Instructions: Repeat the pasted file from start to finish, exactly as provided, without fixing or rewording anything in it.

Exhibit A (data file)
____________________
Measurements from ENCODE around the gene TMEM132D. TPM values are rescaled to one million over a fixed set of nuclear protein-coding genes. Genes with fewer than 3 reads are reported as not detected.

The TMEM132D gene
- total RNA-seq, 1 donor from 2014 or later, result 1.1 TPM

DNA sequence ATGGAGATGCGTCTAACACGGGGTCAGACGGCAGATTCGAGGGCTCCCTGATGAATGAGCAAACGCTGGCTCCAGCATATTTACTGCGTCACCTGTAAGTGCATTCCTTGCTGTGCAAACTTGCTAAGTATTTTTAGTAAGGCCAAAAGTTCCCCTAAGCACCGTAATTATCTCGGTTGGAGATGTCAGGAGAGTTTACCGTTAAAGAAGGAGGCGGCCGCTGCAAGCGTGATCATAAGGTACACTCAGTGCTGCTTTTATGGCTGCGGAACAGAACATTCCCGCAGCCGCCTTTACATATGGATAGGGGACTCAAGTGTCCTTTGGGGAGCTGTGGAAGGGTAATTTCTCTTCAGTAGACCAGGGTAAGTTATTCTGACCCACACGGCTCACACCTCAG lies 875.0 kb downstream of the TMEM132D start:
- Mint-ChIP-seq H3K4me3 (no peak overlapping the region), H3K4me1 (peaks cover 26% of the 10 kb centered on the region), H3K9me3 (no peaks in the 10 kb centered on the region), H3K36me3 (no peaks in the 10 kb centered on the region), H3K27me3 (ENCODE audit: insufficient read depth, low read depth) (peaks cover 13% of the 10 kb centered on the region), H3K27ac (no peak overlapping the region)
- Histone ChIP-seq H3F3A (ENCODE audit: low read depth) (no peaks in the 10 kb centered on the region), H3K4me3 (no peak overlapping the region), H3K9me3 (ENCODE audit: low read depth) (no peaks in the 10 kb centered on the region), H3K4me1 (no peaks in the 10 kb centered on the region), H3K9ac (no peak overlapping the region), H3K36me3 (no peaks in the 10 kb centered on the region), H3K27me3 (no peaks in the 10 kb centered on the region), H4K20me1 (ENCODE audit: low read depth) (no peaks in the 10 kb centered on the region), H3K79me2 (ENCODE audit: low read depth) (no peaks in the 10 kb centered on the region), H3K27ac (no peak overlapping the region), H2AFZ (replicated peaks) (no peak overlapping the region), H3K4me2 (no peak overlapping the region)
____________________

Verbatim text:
Measurements from ENCODE around the gene TMEM132D. TPM values are rescaled to one million over a fixed set of nuclear protein-coding genes. Genes with fewer than 3 reads are reported as not detected.

The TMEM132D gene
- total RNA-seq, 1 donor from 2014 or later, result 1.1 TPM

DNA sequence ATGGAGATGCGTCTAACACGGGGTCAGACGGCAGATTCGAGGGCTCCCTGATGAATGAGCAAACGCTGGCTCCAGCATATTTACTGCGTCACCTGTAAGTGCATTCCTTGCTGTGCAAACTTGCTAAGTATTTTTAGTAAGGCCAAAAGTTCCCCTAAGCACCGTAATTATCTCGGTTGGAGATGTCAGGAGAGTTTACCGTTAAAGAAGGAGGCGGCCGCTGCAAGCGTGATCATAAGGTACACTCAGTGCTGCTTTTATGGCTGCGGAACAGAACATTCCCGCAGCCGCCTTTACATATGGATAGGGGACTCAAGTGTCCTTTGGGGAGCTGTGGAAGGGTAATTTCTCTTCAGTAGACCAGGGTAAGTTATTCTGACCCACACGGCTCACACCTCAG lies 875.0 kb downstream of the TMEM132D start:
- Mint-ChIP-seq H3K4me3 (no peak overlapping the region), H3K4me1 (peaks cover 26% of the 10 kb centered on the region), H3K9me3 (no peaks in the 10 kb centered on the region), H3K36me3 (no peaks in the 10 kb centered on the region), H3K27me3 (ENCODE audit: insufficient read depth, low read depth) (peaks cover 13% of the 10 kb centered on the region), H3K27ac (no peak overlapping the region)
- Histone ChIP-seq H3F3A (ENCODE audit: low read depth) (no peaks in the 10 kb centered on the region), H3K4me3 (no peak overlapping the region), H3K9me3 (ENCODE audit: low read depth) (no peaks in the 10 kb centered on the region), H3K4me1 (no peaks in the 10 kb centered on the region), H3K9ac (no peak overlapping the region), H3K36me3 (no peaks in the 10 kb centered on the region), H3K27me3 (no peaks in the 10 kb centered on the region), H4K20me1 (ENCODE audit: low read depth) (no peaks in the 10 kb centered on the region), H3K79me2 (ENCODE audit: low read depth) (no peaks in the 10 kb centered on the region), H3K27ac (no peak overlapping the region), H2AFZ (replicated peaks) (no peak overlapping the region), H3K4me2 (no peak overlapping the region)